Life at Giza, Cairo, Egypt – 1952
Life at Giza near Cairo Egypt has not changed much in decades. At the time these pictures were taken in 1952, the Pyramids at Giza were already a well known tourist attractions around the world. But there is another side to the Pyramids, the day to day life of the people who live in the shadows of history.
This is a water pump powered by a bullock walking around it all day. The water would be collected in the tub below and then carried to wherever it was needed.
Tourists are taken past the pyramids in horse drawn carts. At the time of this picture, they may have been driven all the way from town like this.
The tour guides at the Pyramids had quite the racket going on here. A fence keeps the riffraff out. No doubt the camel rides are just out of the frame of this picture here. They probably pre-dated the “Made in China” trinket revolution that infests tourist sites around the world these days.
I apologize for the poor quality of this photo, but I could not clean it very well due to how the slide is preserved. But, I thought this photo of the Tomb of Menkaure was still very interesting. Mostly because I have never heard of Menkaure.
Old photo of the Tomb of Menkaure from 1955
The Tomb of Menkaure is the smallest of the three pyramids in the Giza Complex. Menkaure (also known as Mykerinos and Menkheres) was a ruler of the 4th Dynasty of Egypt. It started about 2530 BC. He ruled between 18 and 22 years and died in 2500 BC.
He was thought to have two wives, Queen Khamerernebty II (his eldest sister,) and Queen Rekhetre. Unfortunately he did not have many children, Khuenre, Shepseskaf (who succeeded his father as Pharaoh,) Sekhemre, an unnamed daughter who died in early adulthood, and Khentkaus I.
One of the most interesting things about Menkaure is that more statues of him exist then any other 4th Dynasty ruler. Many of which are in the Boston Museum of Fine Arts, and the British Museum thanks to work in 1837 by an English Army officer by the name of Richard William Howard Vyse and the engineer John Shae Perring. His actual sarcophagus was lost in a ship wreck off of Malta in 1838 while it was being shipped to England.
The Egyptian Museum in Cairo holds 120,000 or more artifacts collected from locations around Egypt, but especially from the Giza complex.
This is an interesting picture of the museum building as it existed in the 1950s. The exact year is unknown but as it is part of the same “art and history” collection of slides that includes the picture of the January 1952 Cairo Rights, we’ll call it 1952 also.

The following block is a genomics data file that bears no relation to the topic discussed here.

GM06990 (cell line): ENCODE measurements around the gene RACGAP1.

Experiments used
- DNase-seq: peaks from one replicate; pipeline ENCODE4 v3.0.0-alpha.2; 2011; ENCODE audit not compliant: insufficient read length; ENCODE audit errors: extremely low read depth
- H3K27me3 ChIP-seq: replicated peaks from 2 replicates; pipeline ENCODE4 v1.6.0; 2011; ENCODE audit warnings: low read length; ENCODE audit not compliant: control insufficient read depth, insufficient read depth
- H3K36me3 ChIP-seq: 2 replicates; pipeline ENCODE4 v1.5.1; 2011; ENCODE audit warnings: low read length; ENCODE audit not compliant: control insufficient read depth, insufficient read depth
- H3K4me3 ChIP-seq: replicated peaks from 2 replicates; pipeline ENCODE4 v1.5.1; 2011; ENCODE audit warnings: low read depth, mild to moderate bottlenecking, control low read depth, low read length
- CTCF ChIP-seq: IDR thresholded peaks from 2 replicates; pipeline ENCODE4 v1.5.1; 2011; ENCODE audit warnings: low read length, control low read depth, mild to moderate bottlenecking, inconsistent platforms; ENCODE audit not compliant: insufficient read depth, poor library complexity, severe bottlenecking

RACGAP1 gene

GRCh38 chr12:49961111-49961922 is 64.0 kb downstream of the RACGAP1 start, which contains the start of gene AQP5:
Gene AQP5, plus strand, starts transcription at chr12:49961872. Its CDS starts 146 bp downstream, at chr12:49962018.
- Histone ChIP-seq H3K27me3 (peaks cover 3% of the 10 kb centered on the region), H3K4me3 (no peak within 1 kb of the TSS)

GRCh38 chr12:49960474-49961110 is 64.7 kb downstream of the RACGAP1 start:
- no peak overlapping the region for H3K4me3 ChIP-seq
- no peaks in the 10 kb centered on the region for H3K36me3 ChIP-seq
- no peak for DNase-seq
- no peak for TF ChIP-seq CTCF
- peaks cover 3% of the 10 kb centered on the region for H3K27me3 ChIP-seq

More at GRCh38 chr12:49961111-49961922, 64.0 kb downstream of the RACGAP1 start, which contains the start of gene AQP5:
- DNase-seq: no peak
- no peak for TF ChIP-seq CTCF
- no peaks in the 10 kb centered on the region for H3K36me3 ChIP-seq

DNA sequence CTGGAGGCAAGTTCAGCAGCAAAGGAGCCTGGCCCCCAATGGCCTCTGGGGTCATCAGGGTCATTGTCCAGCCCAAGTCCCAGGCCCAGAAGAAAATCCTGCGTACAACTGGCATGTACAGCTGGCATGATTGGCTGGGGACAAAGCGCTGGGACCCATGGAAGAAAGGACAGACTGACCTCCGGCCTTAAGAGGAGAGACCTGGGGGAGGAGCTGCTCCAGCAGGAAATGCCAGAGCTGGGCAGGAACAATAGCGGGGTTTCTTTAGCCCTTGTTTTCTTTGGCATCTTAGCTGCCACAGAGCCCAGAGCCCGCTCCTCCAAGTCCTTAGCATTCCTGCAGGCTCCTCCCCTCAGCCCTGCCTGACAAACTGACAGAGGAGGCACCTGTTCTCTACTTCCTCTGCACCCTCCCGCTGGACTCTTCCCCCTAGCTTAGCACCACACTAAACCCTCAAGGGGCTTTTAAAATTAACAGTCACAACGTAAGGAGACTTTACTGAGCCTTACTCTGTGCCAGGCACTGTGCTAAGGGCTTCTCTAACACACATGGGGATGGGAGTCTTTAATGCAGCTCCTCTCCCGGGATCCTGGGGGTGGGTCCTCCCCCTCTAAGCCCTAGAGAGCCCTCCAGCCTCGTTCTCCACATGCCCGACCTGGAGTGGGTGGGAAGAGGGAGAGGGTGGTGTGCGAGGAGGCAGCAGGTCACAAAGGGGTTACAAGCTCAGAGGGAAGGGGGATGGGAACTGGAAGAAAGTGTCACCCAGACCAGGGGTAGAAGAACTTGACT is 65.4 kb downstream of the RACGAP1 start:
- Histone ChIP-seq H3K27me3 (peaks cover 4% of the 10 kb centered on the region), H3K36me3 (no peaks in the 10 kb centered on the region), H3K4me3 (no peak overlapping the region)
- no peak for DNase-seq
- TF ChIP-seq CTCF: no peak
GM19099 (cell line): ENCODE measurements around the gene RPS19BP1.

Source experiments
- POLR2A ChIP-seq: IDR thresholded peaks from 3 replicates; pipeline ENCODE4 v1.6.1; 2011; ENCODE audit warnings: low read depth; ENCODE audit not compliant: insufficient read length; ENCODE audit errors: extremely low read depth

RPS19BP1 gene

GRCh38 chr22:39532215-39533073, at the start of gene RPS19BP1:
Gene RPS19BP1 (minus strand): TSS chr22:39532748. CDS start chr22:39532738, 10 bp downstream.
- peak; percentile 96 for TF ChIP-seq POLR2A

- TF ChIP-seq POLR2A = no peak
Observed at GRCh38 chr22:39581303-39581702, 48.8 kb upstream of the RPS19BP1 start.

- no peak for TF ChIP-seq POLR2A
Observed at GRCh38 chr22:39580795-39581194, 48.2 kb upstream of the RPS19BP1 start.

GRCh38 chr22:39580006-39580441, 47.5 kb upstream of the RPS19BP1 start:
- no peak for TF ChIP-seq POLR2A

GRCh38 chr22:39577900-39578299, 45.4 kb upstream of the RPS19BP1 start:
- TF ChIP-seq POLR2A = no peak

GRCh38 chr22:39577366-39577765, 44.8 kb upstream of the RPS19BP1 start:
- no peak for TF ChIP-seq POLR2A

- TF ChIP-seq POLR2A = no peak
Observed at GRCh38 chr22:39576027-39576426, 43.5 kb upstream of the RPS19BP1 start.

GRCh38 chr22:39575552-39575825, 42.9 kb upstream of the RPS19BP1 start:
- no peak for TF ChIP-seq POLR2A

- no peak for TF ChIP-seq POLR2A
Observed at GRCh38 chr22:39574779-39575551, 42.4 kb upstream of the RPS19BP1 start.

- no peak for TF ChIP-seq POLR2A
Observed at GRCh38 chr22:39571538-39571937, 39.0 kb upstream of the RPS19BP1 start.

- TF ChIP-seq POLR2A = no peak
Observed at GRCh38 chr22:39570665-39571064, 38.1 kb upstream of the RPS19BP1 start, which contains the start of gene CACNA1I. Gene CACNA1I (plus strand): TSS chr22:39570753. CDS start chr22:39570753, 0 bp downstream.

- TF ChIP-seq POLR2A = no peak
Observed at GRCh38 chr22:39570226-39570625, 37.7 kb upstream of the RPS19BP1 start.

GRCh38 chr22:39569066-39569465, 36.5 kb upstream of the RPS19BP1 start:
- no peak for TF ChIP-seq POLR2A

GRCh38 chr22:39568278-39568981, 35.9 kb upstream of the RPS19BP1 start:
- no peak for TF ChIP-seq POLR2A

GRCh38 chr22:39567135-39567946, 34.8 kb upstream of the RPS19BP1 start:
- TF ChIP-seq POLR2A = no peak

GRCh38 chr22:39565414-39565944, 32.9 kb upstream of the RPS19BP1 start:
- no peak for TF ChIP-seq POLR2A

The full name of the museum is the Egyptian Museum of Antiquities, not be confused with the more modern Grand Egyptian Museum. It’s interesting that this building is white in the picture, yet modern pictures have it painted red. I’ve seen this a few times and don’t understand why historic buildings are being repainted like this. It looks like much of the collection from Egyptian Museum of Antiquities will be moved into The Grand Egyptian Museum.
This small Sphinx statue sits outside the museum. There isn’t much information on the web about it that I can find, other then it’s location, but the statue has a catalog number carved into the side of it. So if anyone knows the origin of this statue, I’d love to know more.
From the set of slides labeled “history” and “art” is this one labeled “Cairo Riots.” I don’t know if this was the prelude to “Black Sunday” where 750 buildings in downtown Cairo burned down in response to the British killing of 50 Egyptian Policemen in January 1952. Or if it was a prelude to the Egyptian Revolution that began a mere six months later.
From the image, it doesn’t look so much like a riot as it is a gathering of people just standing around blocking the road. The detail on this photo is outstanding in my opinion. Look at the vintage car and two trucks over in the right hand corner for instance. Across from there looks to be a travel agency of some sort, I can make out “Passenger Agency” easy enough, but can’t see the name of the agency.
I’d love to know what this street corner looks like now. Do these buildings still exist? Or are they among those that burned?